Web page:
Perception versus Value

Wednesday, June 04, 2008 | 12:15 PM

"In the short term, the market is a 'voting' machine whereon countless individuals register choices that are product partly of reason and partly of emotion. However, in the long-term, the market is a 'weighing' machine on which the value of each issue is recorded by an exact and impersonal mechanism."

-Benjamin Graham


In an earlier post, I referenced an article from  today's NYT, "Lehman Battles an Insurgent Investor."

The gist of the column emphasizes Graham's first point -- the voting process -- over his latter point, that of the market as a weighing machine.

I think that unfortunately understates the risk Lehman presents to investors. It also may understate problems with the entire sector.

Einhorn is not trying to talk down Lehman's stock -- not if we understand his methodology, and are being precise about how markets work. Rather, he is trying to make his analysis of Lehman's balance sheet better understood by the overall market. That is a subtle, but important difference.

Remember, Einhorn didn't buy those mortgage backed securities on Lehman's behalf, or lower their debt rating. He is not the one that leveraged them up 32 to 1, or festoon their balance sheet with dicey derivatives.

Rather than focus on " Einhorn’s influence on Lehman’s stock price," I suggest reporters focus on Lehman's balance sheet, leverage, derivative exposures, counter-party risk, and P&L statements.


Lehman Battles an Insurgent Investor
NYT, June 4, 2008

Wednesday, June 04, 2008 | 12:15 PM | Permalink | Comments (34) | TrackBack (0) add to | digg digg this! | technorati add to technorati | email email this post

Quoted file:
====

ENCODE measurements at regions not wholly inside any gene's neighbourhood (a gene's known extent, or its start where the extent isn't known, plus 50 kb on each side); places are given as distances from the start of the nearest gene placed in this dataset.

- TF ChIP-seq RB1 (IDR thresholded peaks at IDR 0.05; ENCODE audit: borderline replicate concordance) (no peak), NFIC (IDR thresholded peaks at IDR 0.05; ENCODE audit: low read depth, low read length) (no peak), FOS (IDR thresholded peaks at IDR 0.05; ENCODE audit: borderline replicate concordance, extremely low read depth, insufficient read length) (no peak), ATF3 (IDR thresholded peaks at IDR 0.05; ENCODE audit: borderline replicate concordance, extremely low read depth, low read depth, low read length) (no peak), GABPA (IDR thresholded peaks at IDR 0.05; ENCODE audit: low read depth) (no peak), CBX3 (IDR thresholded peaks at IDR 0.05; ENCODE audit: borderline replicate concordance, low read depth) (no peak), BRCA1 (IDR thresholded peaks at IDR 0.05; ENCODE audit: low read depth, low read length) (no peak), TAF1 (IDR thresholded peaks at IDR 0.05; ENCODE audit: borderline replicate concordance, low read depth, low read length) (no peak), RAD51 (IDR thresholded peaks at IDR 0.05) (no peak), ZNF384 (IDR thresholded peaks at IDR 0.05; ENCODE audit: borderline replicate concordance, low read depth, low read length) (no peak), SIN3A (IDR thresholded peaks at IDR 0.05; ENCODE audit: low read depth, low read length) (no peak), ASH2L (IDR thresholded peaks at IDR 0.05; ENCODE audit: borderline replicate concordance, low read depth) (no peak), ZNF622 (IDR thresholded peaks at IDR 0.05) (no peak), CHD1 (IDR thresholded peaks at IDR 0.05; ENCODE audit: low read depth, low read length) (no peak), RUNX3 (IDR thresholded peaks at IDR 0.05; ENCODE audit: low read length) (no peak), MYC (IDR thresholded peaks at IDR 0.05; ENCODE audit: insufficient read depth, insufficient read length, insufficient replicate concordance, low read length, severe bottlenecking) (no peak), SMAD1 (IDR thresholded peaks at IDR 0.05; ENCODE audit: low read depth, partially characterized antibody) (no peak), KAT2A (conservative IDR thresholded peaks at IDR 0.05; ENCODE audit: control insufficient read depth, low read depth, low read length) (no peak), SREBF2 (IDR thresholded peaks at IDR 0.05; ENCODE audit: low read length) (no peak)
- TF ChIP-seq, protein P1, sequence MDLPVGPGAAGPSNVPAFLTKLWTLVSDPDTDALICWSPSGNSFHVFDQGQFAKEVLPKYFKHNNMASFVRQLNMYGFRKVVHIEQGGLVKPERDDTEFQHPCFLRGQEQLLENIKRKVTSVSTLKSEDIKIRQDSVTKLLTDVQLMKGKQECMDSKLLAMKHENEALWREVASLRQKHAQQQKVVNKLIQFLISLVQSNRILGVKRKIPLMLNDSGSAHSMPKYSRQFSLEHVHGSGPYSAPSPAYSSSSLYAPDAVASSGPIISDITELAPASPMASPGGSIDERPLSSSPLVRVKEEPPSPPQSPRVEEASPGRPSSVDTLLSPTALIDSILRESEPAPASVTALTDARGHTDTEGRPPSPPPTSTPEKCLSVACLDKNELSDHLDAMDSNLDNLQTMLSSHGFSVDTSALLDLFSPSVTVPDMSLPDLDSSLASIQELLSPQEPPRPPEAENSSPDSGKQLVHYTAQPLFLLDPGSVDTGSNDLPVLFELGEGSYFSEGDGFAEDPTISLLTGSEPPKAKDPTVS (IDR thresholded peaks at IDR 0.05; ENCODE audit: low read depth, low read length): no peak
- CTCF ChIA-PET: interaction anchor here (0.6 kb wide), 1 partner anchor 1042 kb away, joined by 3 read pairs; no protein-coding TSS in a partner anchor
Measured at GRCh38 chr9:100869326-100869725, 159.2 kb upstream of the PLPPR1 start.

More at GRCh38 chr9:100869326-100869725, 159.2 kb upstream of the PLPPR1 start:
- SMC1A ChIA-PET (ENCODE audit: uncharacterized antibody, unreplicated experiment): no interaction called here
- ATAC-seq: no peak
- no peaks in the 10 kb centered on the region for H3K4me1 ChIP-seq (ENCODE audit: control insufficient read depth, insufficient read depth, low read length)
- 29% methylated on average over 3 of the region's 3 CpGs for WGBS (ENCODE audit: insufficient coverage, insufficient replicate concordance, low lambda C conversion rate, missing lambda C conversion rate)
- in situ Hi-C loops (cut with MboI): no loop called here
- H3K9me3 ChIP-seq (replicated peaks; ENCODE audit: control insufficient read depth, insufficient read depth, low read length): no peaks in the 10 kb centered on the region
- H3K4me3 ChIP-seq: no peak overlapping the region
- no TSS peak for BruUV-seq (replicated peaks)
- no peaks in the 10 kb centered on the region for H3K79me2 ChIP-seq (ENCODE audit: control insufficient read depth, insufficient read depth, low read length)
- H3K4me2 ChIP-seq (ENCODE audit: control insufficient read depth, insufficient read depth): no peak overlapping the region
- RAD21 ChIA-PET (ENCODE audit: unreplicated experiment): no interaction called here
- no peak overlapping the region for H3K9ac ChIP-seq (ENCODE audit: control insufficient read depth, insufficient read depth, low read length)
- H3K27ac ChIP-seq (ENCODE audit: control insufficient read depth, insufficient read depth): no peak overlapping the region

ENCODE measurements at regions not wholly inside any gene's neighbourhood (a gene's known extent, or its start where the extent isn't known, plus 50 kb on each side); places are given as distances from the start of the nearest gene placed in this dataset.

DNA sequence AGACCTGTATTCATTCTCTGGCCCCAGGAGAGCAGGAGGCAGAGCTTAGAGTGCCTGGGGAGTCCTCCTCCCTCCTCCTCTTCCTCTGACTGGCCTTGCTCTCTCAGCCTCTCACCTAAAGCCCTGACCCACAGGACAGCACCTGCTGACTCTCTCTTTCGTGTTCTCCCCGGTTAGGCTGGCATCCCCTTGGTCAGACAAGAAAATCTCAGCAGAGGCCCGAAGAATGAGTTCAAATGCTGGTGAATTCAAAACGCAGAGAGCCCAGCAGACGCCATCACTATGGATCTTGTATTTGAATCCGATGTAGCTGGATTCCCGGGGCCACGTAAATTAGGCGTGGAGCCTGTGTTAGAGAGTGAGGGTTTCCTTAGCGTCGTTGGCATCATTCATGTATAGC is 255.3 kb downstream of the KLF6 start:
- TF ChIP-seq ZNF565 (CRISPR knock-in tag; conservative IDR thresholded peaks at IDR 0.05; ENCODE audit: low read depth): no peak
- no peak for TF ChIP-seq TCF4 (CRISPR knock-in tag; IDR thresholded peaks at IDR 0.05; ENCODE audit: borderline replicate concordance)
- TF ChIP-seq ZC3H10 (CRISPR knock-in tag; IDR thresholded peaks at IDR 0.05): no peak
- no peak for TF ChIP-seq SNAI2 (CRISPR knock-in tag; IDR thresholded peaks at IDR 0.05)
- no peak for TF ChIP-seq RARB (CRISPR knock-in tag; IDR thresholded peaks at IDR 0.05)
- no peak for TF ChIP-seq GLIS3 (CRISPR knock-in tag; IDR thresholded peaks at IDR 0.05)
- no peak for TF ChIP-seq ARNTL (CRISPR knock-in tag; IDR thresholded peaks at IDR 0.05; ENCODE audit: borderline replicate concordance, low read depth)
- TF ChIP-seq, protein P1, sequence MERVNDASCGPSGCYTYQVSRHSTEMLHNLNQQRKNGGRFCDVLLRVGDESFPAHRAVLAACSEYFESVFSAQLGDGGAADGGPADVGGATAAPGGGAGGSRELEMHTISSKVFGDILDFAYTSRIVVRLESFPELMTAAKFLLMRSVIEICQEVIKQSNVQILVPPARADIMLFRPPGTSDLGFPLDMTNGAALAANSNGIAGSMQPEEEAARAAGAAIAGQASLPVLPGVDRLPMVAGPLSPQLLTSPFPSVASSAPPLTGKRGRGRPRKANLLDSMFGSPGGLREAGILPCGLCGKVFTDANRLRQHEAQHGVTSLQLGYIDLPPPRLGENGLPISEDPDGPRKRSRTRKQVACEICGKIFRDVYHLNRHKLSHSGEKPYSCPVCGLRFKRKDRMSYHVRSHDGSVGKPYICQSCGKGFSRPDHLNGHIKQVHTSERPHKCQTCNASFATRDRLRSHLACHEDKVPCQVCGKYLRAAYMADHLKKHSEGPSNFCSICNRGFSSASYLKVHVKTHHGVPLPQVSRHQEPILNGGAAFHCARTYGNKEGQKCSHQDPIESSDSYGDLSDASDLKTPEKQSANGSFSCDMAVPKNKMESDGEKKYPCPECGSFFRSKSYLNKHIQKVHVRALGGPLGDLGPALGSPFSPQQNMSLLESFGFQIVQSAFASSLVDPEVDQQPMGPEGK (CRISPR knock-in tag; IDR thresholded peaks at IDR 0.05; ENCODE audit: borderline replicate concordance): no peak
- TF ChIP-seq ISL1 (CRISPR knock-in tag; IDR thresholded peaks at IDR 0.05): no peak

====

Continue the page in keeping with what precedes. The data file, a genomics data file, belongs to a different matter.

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Here, here. Here, here. You're on a roll. If you'll pardon my re-posting a minutes ago comment on the industry's outlook because it seems still relevant...
"Yesterday's vidclip of Saut discussing the terrible outlook for the financials is more than a big canary in the mine; it's a major indicator that the deep re-thinking of broken business models is starting to get traction. And even reflected in the CNBC chattering heads though most of their guests don't get it. The industry is going to go thru an enormous re-reg and de-leverage as risk is more properly priced and, hopefully, we'll see some return to good business practice ala this post and others. FWIW I did a survey of these structural factors in a series of three posts collecting a bunch of readings: and The last of which looks at the PE business, especially the mid-market. Another post took a pretty deep dive on Citi to see if they were finally going to do the things they should have done ten years ago and reached a favorable conclusion:
The question now is execution ! Try looking at JPM's last investor presentation for how to turn a framework like Pandit's into some realities. Excellent IMHO."
To add Saut's postscript we're looking at dropping earnings and high PE compression continuing on for years as these guys re-think their business models. So far nobody seems to be stepping up...with the possible exception of Dimon ? Other candidates ??

Posted by: dblwyo | Jun 4, 2008 12:44:21 PM

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